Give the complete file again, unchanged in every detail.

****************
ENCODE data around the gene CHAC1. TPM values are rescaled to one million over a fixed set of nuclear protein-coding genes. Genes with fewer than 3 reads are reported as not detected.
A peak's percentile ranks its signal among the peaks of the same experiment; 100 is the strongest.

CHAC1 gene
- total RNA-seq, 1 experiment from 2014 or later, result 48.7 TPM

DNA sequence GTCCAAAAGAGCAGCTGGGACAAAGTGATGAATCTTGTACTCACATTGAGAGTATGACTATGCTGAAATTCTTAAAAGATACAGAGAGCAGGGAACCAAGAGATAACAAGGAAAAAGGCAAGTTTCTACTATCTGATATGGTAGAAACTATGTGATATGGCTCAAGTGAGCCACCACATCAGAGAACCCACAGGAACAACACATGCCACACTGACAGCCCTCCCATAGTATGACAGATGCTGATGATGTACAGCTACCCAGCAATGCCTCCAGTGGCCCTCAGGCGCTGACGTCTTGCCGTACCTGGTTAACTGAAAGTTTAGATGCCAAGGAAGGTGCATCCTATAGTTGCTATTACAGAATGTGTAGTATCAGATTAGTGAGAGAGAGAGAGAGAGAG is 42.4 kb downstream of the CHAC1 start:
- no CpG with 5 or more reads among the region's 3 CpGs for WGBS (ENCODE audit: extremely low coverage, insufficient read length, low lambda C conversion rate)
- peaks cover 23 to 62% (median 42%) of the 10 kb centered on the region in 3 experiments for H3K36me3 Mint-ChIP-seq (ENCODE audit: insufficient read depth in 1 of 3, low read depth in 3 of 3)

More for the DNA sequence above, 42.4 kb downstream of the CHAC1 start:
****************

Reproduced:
ENCODE data around the gene CHAC1. TPM values are rescaled to one million over a fixed set of nuclear protein-coding genes. Genes with fewer than 3 reads are reported as not detected.
A peak's percentile ranks its signal among the peaks of the same experiment; 100 is the strongest.

CHAC1 gene
- total RNA-seq, 1 experiment from 2014 or later, result 48.7 TPM

DNA sequence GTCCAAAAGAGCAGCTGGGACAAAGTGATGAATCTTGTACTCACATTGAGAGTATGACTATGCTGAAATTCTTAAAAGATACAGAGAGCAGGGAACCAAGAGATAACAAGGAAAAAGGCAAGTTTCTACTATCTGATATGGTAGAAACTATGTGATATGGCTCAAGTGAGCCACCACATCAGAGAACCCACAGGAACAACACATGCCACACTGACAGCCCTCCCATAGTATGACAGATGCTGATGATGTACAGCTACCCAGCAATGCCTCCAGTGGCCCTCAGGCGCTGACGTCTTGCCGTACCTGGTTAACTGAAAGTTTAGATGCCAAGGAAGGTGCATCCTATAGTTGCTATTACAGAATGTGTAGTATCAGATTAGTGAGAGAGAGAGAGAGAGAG is 42.4 kb downstream of the CHAC1 start:
- no CpG with 5 or more reads among the region's 3 CpGs for WGBS (ENCODE audit: extremely low coverage, insufficient read length, low lambda C conversion rate)
- peaks cover 23 to 62% (median 42%) of the 10 kb centered on the region in 3 experiments for H3K36me3 Mint-ChIP-seq (ENCODE audit: insufficient read depth in 1 of 3, low read depth in 3 of 3)

More for the DNA sequence above, 42.4 kb downstream of the CHAC1 start: